Performance Summary Charts

Performance summary charts

Here are the summary charts of 26 games and 1 synthetic test. The highest settings are always chosen and it is usually DX11; DX12 is picked above DX11 where available, and the settings are ultra or maxed.  Specific settings are listed on the performance charts.  The benches were run at 1920×1080, 2560×1440, and at 3840×2160.

All results, except for FireStrike and Time Spy, show average framerates and higher is always better. Minimum frame rates are shown when they are available and they make sense, next to the averages but they are in italics and in a slightly smaller font.  In-game settings are fully maxed out and they are identically high or ultra across all platforms.  “NA” means the benchmark could not be run.  “X” means the benchmark was not run, and an asterisk (*) means there were some major issues with the visuals.

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The GTX 1070 generally wins every game benchmark followed generally by the GTX 980, and closely by the GTX 1060.  The RX 480 wins a few and trades blows with the GTX 1060 in several games, but it is generally slower, although it is a bit faster than the 290X; and they are all generally faster still than the GTX 970 OC.   We can also see that GTX 1060 is significantly faster than the overclocked GTX 960 from the previous generation – the 2GB vRAM-equipped card from early 2015 cannot even run every game at the ultra settings that we use.

DOOM Testing with Vulkan vs. OpenGL

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Since DOOM has no built-in benchmark, we can only load up a single scene where the framerates are consistent and give rough averages.  Here are our test cards comparing OpenGL performance to the Vulkan API.

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As we can see, Nvidia’s OpenGL drivers are far more efficient than AMD’s.  However, Vulkan does not appear at all optimized for Nvidia cards since their OpenGL performance is consistently faster.  In the case of the GTX 980, Nvidia’s OpenGL performance is faster than AMD’s RX 480 or 290X performance using the otherwise more efficient Vulkan API.

The GTX 1060 vs. the RX 480 and vs. the GTX 980

Here is the GTX 1060 compared with AMD’s new Polaris architecture card, the RX 480, with the GTX 980 results also added.

1060v980vrx480We see that the GTX 1060 is generally faster than the RX 480 although the RX 480 trades blows in some games and wins in a few others.  Since the RX 480 has significantly improved performance since its launch with new drivers and setting a new maximum Power Limit over stock values, we cannot confirm Nvidia’s claim of the GTX 1060 being 15% faster – however it is faster.  And we also found that the GTX 980 is somewhat faster than the GTX 1060.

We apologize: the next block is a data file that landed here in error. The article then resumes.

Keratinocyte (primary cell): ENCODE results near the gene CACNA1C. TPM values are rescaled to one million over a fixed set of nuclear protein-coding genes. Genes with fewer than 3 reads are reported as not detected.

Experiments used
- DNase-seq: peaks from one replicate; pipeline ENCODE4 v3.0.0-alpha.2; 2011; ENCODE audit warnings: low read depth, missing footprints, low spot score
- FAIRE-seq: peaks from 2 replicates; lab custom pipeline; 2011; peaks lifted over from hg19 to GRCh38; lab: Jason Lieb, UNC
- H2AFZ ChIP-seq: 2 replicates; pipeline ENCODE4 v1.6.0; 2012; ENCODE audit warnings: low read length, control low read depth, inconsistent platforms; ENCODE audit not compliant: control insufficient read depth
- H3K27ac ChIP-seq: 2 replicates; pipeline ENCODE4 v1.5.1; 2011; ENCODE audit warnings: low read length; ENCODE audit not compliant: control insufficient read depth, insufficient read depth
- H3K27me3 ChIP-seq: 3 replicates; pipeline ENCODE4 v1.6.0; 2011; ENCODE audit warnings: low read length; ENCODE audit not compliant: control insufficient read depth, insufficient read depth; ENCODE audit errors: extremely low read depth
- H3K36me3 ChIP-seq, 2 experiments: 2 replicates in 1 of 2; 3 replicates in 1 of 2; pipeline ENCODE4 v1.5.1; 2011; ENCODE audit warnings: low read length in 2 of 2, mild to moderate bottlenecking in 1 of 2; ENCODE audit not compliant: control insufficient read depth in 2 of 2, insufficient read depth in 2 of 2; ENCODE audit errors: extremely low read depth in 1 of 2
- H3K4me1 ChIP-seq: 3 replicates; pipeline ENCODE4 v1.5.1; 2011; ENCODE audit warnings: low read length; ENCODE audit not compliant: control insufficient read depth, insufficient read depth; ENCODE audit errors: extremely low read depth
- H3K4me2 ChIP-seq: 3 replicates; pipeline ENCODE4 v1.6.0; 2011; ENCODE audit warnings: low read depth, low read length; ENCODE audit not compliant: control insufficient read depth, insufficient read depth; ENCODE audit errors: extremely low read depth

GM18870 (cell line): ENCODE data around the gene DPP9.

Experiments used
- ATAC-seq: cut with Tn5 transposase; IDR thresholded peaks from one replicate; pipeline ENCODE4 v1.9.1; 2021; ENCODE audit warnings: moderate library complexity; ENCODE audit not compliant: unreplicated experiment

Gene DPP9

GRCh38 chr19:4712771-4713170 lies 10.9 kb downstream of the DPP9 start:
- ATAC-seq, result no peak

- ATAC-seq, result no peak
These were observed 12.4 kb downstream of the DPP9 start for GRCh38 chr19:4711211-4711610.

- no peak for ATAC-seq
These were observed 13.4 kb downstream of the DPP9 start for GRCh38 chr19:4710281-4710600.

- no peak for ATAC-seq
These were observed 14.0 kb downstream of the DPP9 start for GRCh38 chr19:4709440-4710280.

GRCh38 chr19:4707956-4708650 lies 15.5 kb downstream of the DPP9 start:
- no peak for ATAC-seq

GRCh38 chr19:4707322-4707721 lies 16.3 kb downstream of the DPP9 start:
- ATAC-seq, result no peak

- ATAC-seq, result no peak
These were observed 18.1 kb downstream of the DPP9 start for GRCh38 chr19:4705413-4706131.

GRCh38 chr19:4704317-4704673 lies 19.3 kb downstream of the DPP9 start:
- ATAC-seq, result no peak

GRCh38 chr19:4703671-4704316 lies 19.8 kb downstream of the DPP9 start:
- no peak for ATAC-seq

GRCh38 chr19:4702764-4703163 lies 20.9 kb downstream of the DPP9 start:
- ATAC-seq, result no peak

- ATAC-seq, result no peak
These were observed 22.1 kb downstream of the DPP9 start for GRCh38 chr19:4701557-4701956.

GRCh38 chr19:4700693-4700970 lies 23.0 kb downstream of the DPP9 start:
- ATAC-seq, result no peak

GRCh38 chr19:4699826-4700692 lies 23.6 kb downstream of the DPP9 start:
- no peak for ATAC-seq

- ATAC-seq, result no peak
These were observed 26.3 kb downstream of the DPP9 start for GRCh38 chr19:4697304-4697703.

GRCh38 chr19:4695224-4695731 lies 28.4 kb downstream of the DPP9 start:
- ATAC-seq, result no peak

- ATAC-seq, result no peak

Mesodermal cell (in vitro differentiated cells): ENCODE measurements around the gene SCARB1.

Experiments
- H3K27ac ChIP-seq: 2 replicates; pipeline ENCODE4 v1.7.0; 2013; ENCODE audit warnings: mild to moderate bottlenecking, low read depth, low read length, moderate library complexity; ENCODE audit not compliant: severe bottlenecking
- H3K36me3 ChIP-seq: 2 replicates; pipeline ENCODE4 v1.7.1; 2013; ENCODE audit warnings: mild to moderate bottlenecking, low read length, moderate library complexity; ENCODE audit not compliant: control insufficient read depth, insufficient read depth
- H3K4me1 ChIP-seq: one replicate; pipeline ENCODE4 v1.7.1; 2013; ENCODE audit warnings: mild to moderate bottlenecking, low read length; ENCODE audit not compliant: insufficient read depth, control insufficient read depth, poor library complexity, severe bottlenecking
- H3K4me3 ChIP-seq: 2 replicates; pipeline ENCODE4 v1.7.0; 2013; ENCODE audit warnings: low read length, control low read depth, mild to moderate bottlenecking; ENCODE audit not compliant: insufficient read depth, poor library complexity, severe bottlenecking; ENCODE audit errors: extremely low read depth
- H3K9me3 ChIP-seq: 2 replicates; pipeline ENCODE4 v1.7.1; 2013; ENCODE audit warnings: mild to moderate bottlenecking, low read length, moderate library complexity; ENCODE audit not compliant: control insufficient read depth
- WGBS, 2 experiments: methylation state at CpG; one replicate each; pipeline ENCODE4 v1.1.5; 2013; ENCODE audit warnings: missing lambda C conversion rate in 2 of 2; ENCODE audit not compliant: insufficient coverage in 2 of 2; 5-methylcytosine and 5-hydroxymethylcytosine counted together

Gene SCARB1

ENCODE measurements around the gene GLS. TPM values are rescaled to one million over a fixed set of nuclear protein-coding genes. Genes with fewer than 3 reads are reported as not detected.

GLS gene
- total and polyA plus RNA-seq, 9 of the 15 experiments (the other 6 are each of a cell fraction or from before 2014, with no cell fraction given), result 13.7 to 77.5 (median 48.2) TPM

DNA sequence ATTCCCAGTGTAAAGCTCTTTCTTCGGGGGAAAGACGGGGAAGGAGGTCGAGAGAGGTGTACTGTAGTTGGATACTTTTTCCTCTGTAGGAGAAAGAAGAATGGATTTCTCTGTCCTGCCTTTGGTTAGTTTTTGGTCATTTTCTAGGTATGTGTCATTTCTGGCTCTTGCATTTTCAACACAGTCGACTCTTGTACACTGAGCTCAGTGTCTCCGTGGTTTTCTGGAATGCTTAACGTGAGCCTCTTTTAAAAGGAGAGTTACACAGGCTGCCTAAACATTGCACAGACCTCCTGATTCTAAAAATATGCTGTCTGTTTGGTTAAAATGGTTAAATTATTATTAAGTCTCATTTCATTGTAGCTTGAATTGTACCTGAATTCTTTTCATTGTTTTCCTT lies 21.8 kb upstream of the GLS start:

What about Nvidia’s Claim that the GTX 1060 is as fast as the GTX 980?

The reason we find that in our benchmarks the GTX 980 is a little faster than the GTX 1080 is because of how we run them.  We found the GTX 980 to be consistently faster than the GTX 1060 is because of the way that we have always benchmarked video cards.  We always set the Power and Temperature limits to their maximum and have thus never had any issues with throttling, and have had consistent results with our benching.  However, the GTX 1060 does not benefit very much performance-wise by this setting although the GTX 980 certainly does.

Here are some examples of some additional testing with both cards set completely to default including the Power/Temp Targets (black numbers, center column), and we found that the GTX 1060 generally matches the stock GTX 980’s performance.  The third column represents our regular testing with Power/Temp Targets set to maximum so the GTX 980 does not throttle.
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So the answer is yes, the stock GTX 1060 is about as fast as the completely stock GTX 980.  We are going to explore this further in a follow-up article when we run the maximum overclocked GTX 980 versus the maximum overclocked GTX 1060 (and versus the maximum overclocked RX 480).

Overclocking

Here is the chart repeated from our Overclocking and Noise page.
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We see excellent scaling with our GTX 1060 overclocked a further +200MHz on the core and +700MHz on the memory. And we will test this further in an upcoming evaluation pitting the max overclocked GTX 1060 versus the max overclocked RX 480 versus the max overclocked GTX 980.

Let’s head for our conclusion.

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